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A way to use fossil fuels but keep the carbon out of the air

IEA Technology Roadmap for CCS examines the urgent steps for deploying the one large-scale way to lock away emissions

2 July 2013

Carbon capture and storage, or CCS, is a group of technologies that can allow continued use of fossil fuels in power production, albeit at the rates reduced from today’s levels, and still achieve the global goal of limiting temperature rise to 2 degrees Celsius. CCS also is the only large-scale mitigation option currently available for deep cuts in emissions from industrial sectors such as cement, iron and steel, chemicals and refining. As the new IEA publication Technology Roadmap: Carbon capture and storage 2013 Edition explains, CCS is a necessary component of a low carbon future.

This updated Technology Roadmap shows how CCS can contribute a significant one-sixth of the CO2 emission reductions required in 2050 from the energy sector to meet the climate goal. To do that, the IEA publication calls for strong action by governments and business to construct a new industry capable of capturing and storing about 7 gigatonnes (Gt) of CO2 in 2050. By comparison, today’s global gas industry produces around 2.5 Gt of natural gas annually.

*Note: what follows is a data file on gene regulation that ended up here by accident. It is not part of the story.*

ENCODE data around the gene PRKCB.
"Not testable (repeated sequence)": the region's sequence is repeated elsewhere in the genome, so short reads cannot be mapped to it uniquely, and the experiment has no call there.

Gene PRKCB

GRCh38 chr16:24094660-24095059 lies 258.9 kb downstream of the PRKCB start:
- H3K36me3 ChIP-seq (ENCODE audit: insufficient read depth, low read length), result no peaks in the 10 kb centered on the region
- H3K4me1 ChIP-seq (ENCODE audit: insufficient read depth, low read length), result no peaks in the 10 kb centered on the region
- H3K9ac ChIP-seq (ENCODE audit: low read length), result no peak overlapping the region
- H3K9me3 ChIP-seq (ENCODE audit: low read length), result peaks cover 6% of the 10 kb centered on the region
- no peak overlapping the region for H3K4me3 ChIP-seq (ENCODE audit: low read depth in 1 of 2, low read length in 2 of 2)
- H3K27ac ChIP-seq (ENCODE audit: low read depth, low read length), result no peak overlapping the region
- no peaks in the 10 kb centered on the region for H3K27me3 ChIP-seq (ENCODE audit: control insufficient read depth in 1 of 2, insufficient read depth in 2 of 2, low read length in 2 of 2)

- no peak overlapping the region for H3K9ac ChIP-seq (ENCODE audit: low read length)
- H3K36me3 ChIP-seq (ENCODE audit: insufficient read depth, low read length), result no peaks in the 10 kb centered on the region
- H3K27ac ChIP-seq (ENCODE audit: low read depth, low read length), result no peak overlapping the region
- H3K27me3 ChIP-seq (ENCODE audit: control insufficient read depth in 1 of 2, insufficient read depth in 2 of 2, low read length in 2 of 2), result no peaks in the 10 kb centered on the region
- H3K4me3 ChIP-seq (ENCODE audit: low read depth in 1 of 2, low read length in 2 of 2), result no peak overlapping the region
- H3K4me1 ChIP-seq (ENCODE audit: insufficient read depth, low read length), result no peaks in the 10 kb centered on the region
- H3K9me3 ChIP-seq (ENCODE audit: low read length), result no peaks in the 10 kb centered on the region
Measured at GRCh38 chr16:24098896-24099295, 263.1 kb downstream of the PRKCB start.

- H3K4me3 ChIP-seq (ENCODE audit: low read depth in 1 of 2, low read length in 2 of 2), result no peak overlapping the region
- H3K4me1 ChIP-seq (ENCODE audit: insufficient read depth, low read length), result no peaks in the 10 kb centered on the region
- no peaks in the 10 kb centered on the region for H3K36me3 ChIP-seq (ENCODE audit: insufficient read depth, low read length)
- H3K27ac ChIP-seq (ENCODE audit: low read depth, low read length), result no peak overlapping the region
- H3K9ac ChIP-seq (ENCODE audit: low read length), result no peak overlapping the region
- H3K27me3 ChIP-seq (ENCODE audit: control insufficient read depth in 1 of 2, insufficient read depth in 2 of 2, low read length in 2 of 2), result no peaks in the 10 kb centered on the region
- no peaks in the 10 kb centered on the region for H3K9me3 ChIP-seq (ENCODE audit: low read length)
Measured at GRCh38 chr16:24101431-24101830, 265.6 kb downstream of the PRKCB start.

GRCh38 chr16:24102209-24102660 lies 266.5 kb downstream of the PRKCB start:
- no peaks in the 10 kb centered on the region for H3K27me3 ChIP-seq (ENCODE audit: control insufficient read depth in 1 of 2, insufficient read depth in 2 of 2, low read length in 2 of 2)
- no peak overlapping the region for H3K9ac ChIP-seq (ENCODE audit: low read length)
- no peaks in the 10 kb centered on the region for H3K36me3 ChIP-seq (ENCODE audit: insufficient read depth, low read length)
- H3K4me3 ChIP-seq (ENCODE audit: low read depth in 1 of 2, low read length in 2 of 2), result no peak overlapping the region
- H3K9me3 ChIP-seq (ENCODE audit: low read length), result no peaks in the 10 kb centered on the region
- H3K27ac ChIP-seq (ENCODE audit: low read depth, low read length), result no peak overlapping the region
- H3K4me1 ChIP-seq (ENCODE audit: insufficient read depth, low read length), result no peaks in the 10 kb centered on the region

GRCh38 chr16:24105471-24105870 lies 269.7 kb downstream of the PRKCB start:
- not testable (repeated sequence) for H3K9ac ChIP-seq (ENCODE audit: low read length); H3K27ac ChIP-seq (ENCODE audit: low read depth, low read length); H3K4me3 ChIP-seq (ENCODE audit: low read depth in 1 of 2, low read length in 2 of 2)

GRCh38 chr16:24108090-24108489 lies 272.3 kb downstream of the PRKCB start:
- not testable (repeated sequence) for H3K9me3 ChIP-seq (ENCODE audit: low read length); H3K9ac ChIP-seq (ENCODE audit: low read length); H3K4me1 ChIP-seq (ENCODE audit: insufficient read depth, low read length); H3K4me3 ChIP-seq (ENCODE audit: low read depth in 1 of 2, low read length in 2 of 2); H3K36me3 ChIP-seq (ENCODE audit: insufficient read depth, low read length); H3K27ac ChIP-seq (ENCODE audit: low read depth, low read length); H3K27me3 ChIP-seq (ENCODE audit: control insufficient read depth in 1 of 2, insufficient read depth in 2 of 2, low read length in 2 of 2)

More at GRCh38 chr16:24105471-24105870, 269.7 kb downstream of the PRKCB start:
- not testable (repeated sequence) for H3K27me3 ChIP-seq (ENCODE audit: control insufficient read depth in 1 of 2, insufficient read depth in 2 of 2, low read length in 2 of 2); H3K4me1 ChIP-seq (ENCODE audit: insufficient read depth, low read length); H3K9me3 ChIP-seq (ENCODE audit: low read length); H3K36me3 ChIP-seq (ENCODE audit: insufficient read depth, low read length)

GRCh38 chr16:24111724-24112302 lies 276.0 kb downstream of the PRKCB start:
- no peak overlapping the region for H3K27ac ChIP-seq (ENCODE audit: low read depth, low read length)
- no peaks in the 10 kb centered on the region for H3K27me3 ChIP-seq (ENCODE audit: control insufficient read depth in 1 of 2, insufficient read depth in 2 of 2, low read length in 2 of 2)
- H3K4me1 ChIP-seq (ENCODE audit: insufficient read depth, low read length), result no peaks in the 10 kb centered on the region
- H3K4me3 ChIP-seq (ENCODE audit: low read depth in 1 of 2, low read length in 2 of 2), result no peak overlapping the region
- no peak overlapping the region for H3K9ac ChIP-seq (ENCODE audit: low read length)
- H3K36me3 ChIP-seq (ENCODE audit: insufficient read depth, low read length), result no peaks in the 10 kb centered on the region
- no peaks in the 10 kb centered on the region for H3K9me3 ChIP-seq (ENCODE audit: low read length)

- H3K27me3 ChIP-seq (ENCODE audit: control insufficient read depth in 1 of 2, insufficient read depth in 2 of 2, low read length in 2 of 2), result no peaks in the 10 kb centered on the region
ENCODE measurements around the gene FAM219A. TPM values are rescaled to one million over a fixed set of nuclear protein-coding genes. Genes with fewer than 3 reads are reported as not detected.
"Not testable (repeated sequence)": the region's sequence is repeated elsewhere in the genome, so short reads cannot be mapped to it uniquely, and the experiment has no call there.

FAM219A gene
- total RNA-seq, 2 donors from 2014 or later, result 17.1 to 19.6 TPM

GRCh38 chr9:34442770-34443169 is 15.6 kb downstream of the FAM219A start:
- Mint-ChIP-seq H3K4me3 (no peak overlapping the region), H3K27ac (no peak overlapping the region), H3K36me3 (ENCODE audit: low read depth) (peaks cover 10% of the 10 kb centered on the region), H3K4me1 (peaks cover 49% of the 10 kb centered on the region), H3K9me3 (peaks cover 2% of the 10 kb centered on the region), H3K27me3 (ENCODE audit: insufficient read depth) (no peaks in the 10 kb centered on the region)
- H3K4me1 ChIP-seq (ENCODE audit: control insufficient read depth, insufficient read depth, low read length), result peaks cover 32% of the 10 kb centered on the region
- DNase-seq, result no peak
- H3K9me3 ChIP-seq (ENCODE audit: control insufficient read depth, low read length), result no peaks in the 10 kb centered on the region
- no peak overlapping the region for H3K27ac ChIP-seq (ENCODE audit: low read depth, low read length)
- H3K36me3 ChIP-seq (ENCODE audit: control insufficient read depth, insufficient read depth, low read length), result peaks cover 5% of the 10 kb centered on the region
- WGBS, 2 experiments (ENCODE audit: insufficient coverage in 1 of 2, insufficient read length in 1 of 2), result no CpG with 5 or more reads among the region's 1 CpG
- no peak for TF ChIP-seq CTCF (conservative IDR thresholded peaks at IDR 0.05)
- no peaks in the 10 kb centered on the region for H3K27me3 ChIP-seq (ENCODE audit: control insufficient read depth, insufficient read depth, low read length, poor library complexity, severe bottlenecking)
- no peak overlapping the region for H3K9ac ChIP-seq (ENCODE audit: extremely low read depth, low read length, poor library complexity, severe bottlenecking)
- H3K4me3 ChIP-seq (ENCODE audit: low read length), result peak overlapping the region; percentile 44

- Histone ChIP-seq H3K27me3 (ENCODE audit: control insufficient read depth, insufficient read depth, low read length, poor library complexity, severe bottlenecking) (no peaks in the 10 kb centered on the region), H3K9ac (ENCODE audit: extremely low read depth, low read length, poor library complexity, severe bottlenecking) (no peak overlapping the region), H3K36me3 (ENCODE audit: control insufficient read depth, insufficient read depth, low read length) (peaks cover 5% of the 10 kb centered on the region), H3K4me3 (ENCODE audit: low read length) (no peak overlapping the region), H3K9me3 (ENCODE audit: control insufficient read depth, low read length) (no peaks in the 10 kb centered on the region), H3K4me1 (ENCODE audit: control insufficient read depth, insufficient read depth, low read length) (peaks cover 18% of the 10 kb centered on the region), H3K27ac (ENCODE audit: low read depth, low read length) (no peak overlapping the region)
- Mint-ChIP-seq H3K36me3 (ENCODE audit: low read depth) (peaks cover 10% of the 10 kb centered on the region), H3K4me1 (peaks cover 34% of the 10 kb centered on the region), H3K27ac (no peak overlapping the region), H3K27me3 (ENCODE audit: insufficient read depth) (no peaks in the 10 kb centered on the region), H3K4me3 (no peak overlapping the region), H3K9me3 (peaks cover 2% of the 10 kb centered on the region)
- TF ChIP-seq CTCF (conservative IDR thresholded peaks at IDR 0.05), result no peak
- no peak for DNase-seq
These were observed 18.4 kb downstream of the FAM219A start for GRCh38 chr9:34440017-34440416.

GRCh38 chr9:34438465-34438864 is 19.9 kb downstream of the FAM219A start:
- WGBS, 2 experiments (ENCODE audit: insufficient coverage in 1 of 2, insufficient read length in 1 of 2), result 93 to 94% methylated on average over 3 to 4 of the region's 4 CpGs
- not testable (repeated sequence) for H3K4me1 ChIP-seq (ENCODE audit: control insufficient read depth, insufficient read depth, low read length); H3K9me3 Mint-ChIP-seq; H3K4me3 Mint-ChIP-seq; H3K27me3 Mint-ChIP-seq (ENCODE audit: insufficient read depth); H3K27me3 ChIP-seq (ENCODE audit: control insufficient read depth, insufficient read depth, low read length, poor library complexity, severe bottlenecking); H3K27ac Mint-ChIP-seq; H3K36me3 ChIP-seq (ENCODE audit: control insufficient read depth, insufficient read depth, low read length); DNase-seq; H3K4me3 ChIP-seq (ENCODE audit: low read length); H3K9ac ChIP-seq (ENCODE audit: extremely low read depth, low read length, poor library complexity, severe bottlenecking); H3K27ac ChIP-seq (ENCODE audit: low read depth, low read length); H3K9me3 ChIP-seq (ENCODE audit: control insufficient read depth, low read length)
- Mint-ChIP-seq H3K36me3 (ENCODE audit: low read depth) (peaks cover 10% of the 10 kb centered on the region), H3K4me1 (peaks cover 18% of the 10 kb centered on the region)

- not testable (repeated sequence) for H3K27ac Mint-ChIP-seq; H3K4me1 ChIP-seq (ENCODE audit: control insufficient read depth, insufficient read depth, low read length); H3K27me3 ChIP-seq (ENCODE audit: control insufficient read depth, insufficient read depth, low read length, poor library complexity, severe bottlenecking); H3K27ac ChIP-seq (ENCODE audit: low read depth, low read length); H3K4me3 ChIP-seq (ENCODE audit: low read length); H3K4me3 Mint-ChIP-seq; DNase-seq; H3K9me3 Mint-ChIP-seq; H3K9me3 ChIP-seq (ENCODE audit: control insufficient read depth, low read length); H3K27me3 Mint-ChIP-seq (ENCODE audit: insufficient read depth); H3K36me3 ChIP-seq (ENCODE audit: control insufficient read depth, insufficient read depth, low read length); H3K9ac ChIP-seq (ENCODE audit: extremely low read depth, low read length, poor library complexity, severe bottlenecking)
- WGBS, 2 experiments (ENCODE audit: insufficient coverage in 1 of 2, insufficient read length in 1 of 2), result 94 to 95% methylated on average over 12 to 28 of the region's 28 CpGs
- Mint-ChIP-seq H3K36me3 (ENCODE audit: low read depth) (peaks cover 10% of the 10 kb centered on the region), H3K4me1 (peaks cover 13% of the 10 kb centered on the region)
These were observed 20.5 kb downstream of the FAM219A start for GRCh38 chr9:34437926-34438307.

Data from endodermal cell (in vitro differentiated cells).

The current decade is critical for moving CCS beyond the demonstration phase. A budding CCS industry requires significant investments to prepare the technology and infrastructure. Technology Roadmap: Carbon capture and storage 2013 Edition explains the next steps industry and governments must take to develop strong business models, to implement incentive frameworks and mobilise the necessary financial resources to drive cost-effective CCS deployment.

The task is challenging but realistic. Putting 30 or more large-scale CCS projects on line by 2020 will be an important milestone on this journey.

 

To download the report, please click here.

To learn more about CCS and IEA recommendations, please click here.

Accredited journalists who would like more information should contact ieapressoffice@iea.org.

 

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